Ford’s Factory Long Travel Truck Joins The Stable
Our winner of the 2011 Four Wheeler Pickup Truck of the Year competition was the Ford F-150 Raptor SVT, which handily defeated two other trucks to earn the distinction of our PTOTY champion for 2011.
With factory-supplied Fox Racing bypass shocks and long-travel suspension, the Raptor excelled at everything we threw at it. We found the new 411hp and 434 lb-ft of torque 6.2L to be a power churner, easily able to roast the 35-inch BFGoodrich All-Terrains in to nothing more than long black smudges on the blacktop. The Upfitter switches, Off-Road Mode electronic nanny reducer (which can completely shut them off), any-speed rear locker, and the bold styling won over our judges.
As with all OTY winners, we get a chance to live with the winning vehicle for an entire year. Ford didn’t have any 2011s at the time, so the company provided us with a 6.2L-equipped 2010.5 model, which was closely representative of the ’11 model, missing a couple of features new-to-2011, such as the Driver Information Center—otherwise it was mostly identical.
Our Raptor arrived with a base price of $38,020. To that we added Molten Orange paint ($495), the 6.2L SOHC V-8 ($3,000), the Luxury Package ($1,950), Graphics Package ($1,075), Sony Navigation Radio ($2,430), Trailer Brake Controller ($230), Rear View Camera ($450) and Raptor Orange Accent Seats ($395). Together with the $975 destination fee, our Raptor’s MSPR ended up at $49,020.
During our first quarter, we put 3,618 miles on our Raptor. While the majority of those were commuting, we soon discovered that the Raptor could be just as fun in the city as it can be on the dirt. This is one of those vehicles that can turn any driver into an instant celebrity, garnering looks from truck fans off all ages, as well as those who aren’t car folks but just plain think it looks cool. Although, Molten Orange may be a bit loud for those not looking for such elevated celebrity status.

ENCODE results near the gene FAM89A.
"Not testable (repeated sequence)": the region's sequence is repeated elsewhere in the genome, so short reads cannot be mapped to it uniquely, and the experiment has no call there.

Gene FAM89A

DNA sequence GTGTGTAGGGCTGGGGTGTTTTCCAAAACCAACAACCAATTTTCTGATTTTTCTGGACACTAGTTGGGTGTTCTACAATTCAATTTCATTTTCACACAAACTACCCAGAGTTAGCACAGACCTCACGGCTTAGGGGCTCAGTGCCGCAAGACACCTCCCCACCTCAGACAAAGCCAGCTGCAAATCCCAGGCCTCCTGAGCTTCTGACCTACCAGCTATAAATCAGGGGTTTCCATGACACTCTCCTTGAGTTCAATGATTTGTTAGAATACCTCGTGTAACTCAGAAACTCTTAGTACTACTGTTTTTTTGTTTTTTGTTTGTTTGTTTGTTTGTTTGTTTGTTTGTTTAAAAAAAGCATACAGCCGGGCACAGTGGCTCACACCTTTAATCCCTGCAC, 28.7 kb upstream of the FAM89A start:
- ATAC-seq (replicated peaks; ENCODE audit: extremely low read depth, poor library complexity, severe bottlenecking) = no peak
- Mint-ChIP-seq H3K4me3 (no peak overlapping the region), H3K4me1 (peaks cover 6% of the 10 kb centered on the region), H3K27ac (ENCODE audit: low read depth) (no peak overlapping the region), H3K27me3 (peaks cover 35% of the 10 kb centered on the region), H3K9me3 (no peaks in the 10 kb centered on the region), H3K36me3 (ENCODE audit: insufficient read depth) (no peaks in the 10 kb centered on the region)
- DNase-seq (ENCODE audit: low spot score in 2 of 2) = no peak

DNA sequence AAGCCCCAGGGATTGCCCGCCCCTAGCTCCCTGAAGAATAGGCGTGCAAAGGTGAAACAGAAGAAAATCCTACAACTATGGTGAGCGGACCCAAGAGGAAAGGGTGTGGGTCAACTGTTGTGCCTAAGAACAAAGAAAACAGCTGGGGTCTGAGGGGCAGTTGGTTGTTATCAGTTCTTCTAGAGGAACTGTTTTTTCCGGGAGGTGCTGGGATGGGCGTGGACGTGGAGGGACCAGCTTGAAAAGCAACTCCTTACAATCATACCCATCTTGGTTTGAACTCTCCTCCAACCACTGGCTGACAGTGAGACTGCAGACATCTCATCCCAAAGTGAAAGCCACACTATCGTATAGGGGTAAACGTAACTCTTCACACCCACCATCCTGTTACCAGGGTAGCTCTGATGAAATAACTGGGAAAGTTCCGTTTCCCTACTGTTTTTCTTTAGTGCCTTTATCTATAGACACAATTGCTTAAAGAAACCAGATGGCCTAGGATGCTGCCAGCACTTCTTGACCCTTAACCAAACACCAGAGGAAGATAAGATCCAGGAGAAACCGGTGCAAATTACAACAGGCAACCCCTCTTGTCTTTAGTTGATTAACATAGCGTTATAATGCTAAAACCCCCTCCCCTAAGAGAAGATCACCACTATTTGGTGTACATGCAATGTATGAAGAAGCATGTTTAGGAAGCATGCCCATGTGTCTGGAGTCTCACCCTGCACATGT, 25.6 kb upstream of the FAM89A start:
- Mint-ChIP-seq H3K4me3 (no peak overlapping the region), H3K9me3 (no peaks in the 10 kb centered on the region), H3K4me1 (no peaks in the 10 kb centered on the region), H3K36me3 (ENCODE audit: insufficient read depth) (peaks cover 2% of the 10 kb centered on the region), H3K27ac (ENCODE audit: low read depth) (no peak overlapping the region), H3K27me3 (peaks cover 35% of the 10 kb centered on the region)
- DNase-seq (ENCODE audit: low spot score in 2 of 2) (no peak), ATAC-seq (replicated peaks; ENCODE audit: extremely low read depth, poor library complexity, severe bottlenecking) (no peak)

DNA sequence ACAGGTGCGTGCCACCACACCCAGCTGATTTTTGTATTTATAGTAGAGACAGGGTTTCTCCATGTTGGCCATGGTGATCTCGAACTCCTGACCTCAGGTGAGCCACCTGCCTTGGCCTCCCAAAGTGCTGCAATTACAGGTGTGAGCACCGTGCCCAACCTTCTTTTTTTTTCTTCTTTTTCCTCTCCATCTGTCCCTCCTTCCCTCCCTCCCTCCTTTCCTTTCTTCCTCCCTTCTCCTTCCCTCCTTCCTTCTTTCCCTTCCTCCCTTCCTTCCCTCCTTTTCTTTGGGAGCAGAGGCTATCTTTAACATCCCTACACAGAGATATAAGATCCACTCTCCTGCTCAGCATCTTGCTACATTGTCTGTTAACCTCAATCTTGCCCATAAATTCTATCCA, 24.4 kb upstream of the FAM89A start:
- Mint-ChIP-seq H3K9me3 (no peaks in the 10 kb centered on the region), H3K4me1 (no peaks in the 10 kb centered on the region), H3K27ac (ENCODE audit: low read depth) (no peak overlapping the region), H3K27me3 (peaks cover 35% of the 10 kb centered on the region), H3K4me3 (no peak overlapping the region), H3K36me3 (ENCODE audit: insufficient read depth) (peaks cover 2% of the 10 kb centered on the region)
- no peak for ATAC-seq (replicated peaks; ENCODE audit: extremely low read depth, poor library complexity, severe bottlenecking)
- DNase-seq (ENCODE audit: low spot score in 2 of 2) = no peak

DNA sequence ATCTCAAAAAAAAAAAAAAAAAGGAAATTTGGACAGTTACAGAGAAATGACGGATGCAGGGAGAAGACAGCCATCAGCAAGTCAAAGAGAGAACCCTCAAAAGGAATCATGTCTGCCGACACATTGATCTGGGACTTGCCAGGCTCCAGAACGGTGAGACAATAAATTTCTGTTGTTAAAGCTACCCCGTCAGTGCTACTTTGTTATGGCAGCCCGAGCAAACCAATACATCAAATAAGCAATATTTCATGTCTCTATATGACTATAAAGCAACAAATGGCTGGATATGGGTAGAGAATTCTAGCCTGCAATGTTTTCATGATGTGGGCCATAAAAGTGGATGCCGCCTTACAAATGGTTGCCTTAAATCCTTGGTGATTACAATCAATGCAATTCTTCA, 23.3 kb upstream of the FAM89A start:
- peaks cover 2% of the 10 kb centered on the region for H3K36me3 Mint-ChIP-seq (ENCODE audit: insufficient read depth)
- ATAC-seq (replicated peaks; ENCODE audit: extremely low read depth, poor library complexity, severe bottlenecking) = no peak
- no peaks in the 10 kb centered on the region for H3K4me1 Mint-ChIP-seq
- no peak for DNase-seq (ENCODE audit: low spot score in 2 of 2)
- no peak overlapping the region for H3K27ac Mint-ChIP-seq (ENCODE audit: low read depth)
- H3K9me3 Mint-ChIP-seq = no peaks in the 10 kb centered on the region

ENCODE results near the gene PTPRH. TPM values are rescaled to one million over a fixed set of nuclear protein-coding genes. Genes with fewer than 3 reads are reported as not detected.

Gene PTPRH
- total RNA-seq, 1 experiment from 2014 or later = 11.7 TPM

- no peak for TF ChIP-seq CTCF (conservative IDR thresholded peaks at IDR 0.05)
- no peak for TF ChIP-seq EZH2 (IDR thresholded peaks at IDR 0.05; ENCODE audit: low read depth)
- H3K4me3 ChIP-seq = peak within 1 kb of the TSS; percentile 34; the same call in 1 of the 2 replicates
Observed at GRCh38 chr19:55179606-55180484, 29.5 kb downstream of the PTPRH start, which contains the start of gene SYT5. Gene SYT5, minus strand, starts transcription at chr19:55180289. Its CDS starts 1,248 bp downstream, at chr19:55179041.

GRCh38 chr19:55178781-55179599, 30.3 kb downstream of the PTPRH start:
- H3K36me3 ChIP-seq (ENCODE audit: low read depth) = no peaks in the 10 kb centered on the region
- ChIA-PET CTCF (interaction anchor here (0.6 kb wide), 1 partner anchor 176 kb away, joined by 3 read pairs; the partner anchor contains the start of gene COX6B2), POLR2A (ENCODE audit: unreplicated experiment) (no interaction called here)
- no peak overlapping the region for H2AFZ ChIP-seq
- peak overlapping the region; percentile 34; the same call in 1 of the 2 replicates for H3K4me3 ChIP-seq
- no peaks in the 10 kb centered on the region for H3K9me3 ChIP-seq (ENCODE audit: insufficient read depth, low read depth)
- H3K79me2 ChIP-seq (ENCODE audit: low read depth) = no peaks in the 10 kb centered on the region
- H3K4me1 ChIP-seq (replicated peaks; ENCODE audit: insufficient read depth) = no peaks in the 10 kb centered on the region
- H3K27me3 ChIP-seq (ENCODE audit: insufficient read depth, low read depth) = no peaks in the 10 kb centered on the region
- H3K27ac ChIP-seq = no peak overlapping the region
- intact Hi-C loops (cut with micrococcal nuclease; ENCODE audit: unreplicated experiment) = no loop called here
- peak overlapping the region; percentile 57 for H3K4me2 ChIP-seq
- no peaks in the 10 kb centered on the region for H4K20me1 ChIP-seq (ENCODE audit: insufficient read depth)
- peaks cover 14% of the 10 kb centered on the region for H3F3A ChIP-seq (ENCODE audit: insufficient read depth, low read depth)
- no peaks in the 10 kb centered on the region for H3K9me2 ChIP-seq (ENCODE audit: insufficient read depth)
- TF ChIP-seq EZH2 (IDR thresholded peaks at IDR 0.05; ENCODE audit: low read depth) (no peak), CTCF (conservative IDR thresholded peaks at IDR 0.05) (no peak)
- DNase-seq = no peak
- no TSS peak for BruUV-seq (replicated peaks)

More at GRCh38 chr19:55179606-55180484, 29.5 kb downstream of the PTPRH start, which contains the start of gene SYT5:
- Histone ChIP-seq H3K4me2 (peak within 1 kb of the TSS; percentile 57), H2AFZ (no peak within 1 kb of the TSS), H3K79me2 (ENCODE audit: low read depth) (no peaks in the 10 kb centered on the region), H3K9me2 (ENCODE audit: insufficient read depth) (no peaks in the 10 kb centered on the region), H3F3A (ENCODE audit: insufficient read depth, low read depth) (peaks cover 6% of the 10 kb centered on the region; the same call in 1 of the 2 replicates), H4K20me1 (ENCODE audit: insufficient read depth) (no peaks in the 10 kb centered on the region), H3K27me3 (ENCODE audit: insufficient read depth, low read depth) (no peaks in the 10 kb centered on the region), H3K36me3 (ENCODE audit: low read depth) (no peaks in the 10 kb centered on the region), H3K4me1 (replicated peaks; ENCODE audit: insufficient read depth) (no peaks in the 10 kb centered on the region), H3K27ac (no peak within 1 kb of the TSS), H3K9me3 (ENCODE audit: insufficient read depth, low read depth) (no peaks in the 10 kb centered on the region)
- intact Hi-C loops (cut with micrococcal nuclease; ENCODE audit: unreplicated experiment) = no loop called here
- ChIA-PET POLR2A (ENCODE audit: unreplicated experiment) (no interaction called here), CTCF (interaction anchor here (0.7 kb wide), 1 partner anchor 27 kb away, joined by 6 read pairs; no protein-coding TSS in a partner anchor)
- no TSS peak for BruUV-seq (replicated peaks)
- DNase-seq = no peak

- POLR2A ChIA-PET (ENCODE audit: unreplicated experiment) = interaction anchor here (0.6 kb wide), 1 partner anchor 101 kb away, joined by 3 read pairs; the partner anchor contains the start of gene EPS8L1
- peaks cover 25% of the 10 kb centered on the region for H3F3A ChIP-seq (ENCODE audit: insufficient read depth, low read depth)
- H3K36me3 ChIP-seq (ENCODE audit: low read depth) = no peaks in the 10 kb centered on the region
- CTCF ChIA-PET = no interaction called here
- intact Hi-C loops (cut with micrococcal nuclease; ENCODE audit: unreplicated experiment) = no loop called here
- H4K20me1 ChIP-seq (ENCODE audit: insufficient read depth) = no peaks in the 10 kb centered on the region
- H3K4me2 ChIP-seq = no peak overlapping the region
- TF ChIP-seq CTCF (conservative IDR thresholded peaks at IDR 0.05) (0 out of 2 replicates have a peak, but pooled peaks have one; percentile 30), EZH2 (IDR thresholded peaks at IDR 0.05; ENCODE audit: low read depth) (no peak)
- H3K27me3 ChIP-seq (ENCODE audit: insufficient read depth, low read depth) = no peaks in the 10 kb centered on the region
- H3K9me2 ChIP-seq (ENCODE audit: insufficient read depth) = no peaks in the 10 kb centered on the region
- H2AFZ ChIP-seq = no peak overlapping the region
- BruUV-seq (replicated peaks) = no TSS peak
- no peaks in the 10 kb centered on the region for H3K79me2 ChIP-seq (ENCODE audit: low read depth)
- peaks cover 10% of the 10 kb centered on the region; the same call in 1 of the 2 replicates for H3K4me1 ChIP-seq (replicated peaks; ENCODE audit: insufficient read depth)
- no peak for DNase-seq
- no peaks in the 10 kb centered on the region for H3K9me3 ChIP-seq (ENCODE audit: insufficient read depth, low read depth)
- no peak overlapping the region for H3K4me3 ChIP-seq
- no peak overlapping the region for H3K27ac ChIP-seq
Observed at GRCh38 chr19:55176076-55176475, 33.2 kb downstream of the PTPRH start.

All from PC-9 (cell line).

Around town the 6.2L dares you to mash the throttle at every stoplight. The rumbling tone of the exhausts rewards the ear with aftermarket sound quality, yet is quiet enough to take a backseat on the highway. The way the 6.2L makes power is deceptive. Because there is so much torque at such a low RPM, the engine never labors and the sense of building speed is much slower than in reality. More than once we’ve found ourselves approaching the century mark on the speedo while passing on a two-lane highway. It was accomplished with such ease that we never realized just how fast we were going.
We’ve found that the Raptor is a great ride on the highway, not what you would expect from a truck with a foot of suspension travel. With firm, controlled suspension motions, the ride can best be described as sporty. Highly bolstered bucket seats squeeze you in place, and a tall center console puts everything at your fingertips for that cockpit-like experience.
In the dirt, the Raptor is most fun when driven sideways with the suspension and drivetrain under full duress and the nannies in the backseat. Throw in a few foot-high moguls mid-turn and don’t even think about it. The Raptor soaks up undulations like a ShamWow soaks up liquids at a country fair demonstration.
With a payload capacity of 930 pounds and a towing capacity of 6,000 pounds, we plan on hooking the Raptor up to a few loads over the course of the year to see just how the supple suspension handles some weight.
Our only negative to report at this time is the 6.2L’s insatiable thirst for liquefied Velociraptors and other prehistoric Earth inhabitants. With gas prices still high, the cost of fun can certainly come at a price. During the first quarter we averaged 12.34 mpg, with our best highway tank approaching 15 mpg. Maybe our staff enjoyed the throttle a little too much this quarter.
With three more quarters to go, we are sure the staff will continue to have fun in the Raptor. This is one rig the staff can’t wait to put some serious good-time miles on over the course of its stay. FW
Report: 1 Of 4
Previous reports: None
Base price: $38,020
Price as tested: $49,020
Four-wheel drive system: Part-time, two-speed, electronic shift-on-the-fly
Miles to date: 3,618
Miles since last report: First report
Average mpg (this report): 12.34
Test best tank (mpg): 14.16
Test worst tank (mpg): 10.58
What’s Hot, What’s Not
Hot: 6.2L powerhouse, great ride, stand-apart styling
Not: Fuel economy
Our Take: Our choice for beating a two-track into submission
“Fuel economy in the city is pretty lackluster, but what do you expect from 411/434 power output?”
“This thing just begs you to stomp on it and light up those 35-inch BFGs.”
“Hit the dirt and this thing is just unbelievable on the trail.”
“Molten Orange is great for photos, not so much for my quiet neighborhood.”
“Love the Raptor. Everything about it exudes cool.”